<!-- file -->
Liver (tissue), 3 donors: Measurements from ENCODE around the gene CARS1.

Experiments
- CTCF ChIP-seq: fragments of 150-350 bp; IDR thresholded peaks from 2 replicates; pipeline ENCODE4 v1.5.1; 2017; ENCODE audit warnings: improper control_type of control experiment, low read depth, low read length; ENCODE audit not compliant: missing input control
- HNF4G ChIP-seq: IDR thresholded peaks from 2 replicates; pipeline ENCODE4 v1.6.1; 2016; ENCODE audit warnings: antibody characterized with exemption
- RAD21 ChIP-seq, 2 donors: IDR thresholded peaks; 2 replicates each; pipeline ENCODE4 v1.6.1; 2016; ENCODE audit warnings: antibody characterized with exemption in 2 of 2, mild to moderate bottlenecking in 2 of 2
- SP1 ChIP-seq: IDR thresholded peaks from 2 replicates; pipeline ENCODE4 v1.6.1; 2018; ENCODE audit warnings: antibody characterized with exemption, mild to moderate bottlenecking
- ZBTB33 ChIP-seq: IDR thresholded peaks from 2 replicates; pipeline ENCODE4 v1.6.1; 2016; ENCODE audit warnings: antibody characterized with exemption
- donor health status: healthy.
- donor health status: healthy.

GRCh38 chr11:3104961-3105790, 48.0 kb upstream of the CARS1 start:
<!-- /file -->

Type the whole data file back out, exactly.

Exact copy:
Liver (tissue), 3 donors: Measurements from ENCODE around the gene CARS1.

Experiments
- CTCF ChIP-seq: fragments of 150-350 bp; IDR thresholded peaks from 2 replicates; pipeline ENCODE4 v1.5.1; 2017; ENCODE audit warnings: improper control_type of control experiment, low read depth, low read length; ENCODE audit not compliant: missing input control
- HNF4G ChIP-seq: IDR thresholded peaks from 2 replicates; pipeline ENCODE4 v1.6.1; 2016; ENCODE audit warnings: antibody characterized with exemption
- RAD21 ChIP-seq, 2 donors: IDR thresholded peaks; 2 replicates each; pipeline ENCODE4 v1.6.1; 2016; ENCODE audit warnings: antibody characterized with exemption in 2 of 2, mild to moderate bottlenecking in 2 of 2
- SP1 ChIP-seq: IDR thresholded peaks from 2 replicates; pipeline ENCODE4 v1.6.1; 2018; ENCODE audit warnings: antibody characterized with exemption, mild to moderate bottlenecking
- ZBTB33 ChIP-seq: IDR thresholded peaks from 2 replicates; pipeline ENCODE4 v1.6.1; 2016; ENCODE audit warnings: antibody characterized with exemption
- donor health status: healthy.
- donor health status: healthy.

GRCh38 chr11:3104961-3105790, 48.0 kb upstream of the CARS1 start: